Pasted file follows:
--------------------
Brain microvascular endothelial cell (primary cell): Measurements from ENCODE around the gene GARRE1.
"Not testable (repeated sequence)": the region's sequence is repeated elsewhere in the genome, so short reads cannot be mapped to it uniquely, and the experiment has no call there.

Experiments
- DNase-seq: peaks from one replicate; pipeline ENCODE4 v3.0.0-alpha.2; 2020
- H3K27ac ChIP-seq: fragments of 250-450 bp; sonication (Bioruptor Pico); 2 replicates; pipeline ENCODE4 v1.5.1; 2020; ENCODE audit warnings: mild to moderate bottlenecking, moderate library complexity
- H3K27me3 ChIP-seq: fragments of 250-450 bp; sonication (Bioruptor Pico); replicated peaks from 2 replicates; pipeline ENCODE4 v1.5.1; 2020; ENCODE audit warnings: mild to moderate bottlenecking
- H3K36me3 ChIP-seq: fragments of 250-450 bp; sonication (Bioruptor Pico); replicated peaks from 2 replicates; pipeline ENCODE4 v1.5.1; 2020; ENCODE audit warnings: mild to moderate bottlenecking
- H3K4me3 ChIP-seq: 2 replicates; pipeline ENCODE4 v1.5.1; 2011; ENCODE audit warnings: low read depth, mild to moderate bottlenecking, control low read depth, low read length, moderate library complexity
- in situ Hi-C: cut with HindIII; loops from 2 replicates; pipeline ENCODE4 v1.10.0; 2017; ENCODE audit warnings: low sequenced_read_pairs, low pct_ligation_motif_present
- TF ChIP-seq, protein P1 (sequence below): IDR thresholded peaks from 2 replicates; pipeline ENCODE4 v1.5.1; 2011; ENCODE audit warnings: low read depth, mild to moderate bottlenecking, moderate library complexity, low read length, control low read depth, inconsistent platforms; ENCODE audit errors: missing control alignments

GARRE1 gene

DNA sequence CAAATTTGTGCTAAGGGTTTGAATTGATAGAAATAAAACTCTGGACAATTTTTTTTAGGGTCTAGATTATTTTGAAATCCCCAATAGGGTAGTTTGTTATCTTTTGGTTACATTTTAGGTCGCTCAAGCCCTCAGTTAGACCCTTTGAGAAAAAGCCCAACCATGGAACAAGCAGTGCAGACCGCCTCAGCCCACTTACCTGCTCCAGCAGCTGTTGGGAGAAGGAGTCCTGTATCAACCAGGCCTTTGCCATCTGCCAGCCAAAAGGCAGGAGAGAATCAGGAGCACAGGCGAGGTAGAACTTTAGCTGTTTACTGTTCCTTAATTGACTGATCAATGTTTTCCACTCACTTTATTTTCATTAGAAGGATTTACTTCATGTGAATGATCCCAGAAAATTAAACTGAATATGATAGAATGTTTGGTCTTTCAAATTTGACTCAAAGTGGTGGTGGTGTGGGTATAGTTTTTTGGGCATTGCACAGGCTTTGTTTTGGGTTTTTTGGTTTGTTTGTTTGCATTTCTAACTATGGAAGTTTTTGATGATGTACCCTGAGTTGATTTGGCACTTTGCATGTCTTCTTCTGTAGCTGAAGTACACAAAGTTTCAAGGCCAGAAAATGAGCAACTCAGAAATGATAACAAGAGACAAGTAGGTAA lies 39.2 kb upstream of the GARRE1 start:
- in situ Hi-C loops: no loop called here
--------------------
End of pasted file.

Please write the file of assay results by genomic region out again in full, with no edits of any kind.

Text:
Brain microvascular endothelial cell (primary cell): Measurements from ENCODE around the gene GARRE1.
"Not testable (repeated sequence)": the region's sequence is repeated elsewhere in the genome, so short reads cannot be mapped to it uniquely, and the experiment has no call there.

Experiments
- DNase-seq: peaks from one replicate; pipeline ENCODE4 v3.0.0-alpha.2; 2020
- H3K27ac ChIP-seq: fragments of 250-450 bp; sonication (Bioruptor Pico); 2 replicates; pipeline ENCODE4 v1.5.1; 2020; ENCODE audit warnings: mild to moderate bottlenecking, moderate library complexity
- H3K27me3 ChIP-seq: fragments of 250-450 bp; sonication (Bioruptor Pico); replicated peaks from 2 replicates; pipeline ENCODE4 v1.5.1; 2020; ENCODE audit warnings: mild to moderate bottlenecking
- H3K36me3 ChIP-seq: fragments of 250-450 bp; sonication (Bioruptor Pico); replicated peaks from 2 replicates; pipeline ENCODE4 v1.5.1; 2020; ENCODE audit warnings: mild to moderate bottlenecking
- H3K4me3 ChIP-seq: 2 replicates; pipeline ENCODE4 v1.5.1; 2011; ENCODE audit warnings: low read depth, mild to moderate bottlenecking, control low read depth, low read length, moderate library complexity
- in situ Hi-C: cut with HindIII; loops from 2 replicates; pipeline ENCODE4 v1.10.0; 2017; ENCODE audit warnings: low sequenced_read_pairs, low pct_ligation_motif_present
- TF ChIP-seq, protein P1 (sequence below): IDR thresholded peaks from 2 replicates; pipeline ENCODE4 v1.5.1; 2011; ENCODE audit warnings: low read depth, mild to moderate bottlenecking, moderate library complexity, low read length, control low read depth, inconsistent platforms; ENCODE audit errors: missing control alignments

GARRE1 gene

DNA sequence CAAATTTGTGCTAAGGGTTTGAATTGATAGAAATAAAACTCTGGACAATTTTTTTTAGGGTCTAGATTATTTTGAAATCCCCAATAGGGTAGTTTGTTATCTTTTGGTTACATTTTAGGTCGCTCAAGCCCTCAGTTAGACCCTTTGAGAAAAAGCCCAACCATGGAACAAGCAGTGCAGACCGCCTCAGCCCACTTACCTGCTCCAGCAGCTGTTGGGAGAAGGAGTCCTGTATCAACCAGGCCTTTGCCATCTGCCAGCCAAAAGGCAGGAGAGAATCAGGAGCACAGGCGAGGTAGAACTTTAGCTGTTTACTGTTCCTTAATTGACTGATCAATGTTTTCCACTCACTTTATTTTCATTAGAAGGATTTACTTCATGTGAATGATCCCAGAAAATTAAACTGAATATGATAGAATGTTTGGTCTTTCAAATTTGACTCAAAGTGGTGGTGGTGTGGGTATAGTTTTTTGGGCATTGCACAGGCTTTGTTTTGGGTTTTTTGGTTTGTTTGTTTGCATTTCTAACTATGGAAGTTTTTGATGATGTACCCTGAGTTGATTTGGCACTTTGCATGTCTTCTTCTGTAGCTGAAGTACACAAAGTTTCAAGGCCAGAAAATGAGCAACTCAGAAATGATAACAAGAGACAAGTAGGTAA lies 39.2 kb upstream of the GARRE1 start:
- in situ Hi-C loops: no loop called here